A huge ethical and moral icon of Alan Paton’s was Jan Hofmeyer, the towering genius whose biography Alan Paton was to write. Hofmeyer assigned Paton as the principal of Diepkloof reformatory, a detention space for those found guilty of criminal offences, but too young to go to prison.  He managed to reform the reformatory significantly and vastly reduce the severity of punishment and incarceration of what were mainly orphans, street kids and juvenile delinquents, most of whom had committed very minor misdemeanours. Very few boys went missing from the reformatory after Paton ordered the barbed wire fences removed, a tribute to the kind of trust and co-operation he was able to invoke through positive rather than punitive authority. My father, Jonathan Paton, was brought up living at Diepkloof Reformatory, so I am one of the few umlungus who can say that they are descended from Sowetans!

Alan Paton was not just an author and an amateur naturalist, he was also very active in the politics of the day. He was a founder member of the Liberal Party of South Africa, so the promulgation of the Improper Interferences Act was a huge blow to him, because it ruled that no political party could comprise of people of different races. As the basic tenant of the liberal party was non-racialism, the Liberal Party was obliged to begrudgingly disband. It had included some remarkable people of principle including Peter Brown, John Mitchell, Jordan Ngubane, Pat Poovalingam, Dennis Bhagwan and many others. All of them continued to fight the injustices of apartheid in their own ways. Alan Paton’s friendships and alliances were not restricted to the Liberal Party and he carried on a life-long friendship with Chief Albert Luthuli, the first South African Nobel Peace Prize Laureate. He also spoke in mitigation at the trial of Nelson Mandela’s Treason Trial and it would not be an exaggeration to say that he was one of the people who helped prevent Mandela from receiving a death sentence, which would of course been a major blow to our history as it played out. Another significant life-long friend of Alan Paton was Chief Gatsha Buthelezi, and I remember how at one of my grandfather’s birthday parties Chief Buthelezi drew his family tree for me on a paper napkin.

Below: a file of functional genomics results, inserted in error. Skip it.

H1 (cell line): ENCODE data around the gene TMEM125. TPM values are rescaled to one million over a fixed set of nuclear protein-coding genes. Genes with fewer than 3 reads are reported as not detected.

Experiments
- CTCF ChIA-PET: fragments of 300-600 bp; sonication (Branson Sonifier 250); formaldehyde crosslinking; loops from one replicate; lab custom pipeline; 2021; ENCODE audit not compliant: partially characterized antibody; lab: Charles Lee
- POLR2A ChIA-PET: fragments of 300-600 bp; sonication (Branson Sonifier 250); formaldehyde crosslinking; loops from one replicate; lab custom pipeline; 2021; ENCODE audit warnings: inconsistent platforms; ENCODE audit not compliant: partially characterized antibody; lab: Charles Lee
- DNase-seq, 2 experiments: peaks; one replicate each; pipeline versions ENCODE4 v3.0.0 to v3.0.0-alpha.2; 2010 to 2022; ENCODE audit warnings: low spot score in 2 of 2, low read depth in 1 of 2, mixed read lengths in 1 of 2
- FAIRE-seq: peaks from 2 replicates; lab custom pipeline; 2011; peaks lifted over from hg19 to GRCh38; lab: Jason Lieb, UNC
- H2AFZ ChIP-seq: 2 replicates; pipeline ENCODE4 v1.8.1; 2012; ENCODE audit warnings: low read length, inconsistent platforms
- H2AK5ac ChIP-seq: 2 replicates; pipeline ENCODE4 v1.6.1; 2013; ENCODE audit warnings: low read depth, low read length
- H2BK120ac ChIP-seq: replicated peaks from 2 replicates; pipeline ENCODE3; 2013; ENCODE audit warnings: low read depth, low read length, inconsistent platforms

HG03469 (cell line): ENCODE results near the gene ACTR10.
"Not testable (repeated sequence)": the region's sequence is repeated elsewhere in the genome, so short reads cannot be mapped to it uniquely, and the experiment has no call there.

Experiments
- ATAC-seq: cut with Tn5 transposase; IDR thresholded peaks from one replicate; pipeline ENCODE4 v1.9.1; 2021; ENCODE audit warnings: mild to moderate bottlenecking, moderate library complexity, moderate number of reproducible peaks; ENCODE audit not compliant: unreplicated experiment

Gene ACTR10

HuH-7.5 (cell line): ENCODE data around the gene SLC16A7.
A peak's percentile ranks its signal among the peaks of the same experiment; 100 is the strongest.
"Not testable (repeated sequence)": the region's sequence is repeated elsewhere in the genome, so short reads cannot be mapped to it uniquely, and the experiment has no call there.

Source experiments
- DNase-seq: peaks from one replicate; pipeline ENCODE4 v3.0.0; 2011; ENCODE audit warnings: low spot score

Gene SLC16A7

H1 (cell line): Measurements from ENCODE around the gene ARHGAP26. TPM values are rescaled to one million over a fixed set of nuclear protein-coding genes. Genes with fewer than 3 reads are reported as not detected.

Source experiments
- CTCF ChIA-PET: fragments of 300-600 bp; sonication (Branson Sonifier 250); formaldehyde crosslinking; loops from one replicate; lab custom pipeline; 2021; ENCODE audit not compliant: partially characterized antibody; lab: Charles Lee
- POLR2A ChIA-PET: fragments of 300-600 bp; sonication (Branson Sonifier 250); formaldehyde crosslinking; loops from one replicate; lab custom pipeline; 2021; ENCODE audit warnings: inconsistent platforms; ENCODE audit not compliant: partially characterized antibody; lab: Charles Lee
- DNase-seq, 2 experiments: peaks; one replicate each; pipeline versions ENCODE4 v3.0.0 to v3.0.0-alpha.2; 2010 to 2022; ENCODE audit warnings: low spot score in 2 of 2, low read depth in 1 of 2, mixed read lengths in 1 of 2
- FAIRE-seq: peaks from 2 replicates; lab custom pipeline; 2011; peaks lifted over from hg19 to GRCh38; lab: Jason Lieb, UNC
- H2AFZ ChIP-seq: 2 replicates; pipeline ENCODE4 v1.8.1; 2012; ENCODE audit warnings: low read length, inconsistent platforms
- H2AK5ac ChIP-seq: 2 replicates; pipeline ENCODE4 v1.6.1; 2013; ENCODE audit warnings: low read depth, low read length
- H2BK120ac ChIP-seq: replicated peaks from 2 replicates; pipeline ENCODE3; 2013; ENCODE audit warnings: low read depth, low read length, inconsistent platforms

Alan Paton lived a significant and influential life. Discussing his family relationships would be a long and complex matter that whilst perhaps exceptionally intriguing is completely beyond the scope of this short tribute.  His legacy was enormous, and this was highlighted to me is a wide variety of ways.

The former Deputy Headmaster of Rosebank Primary School, where I was educated, George Roberts, invited me to meet a certain lady in his retirement village, whose name was Vidya… Vidya in turn invited myself, my fiancée Isabel and my mother Margaret to a special function. The main purpose was to tell the story of how Alan Paton had helped Vidya’s husband to obtain some learning materials and after they met a few times, Alan Paton had decided to sponsor his education. As a result he became an educated and successful man. According to Vidya, this in turn led to the successful education of her own children, and all of this she said, thanks to Alan Paton. I don’t know how many people Alan Paton helped to get educated- it was certainly dozens and may even have been hundreds. He could see potential in people who were determined to make something of themselves despite their challenges and he knew the value of education.

In January 1988 Alan Paton had his customary annual birthday party inviting a large throng of friends, many dating back to the liberal party days. He chose as his speaker Devi Bhagwan, one of his most long- standing friends and an acclaimed and articulate speaker. Later in the party she said to him “Tell me now, Alan, we’ve been close friends for fifty years- why do you only invite me to be the speaker now?”

“I was keeping the best for last!” was his instant reply.

“Come on Alan!” said Devi, “you’ll have more parties.”

“No,” he said firmly, “no more parties…”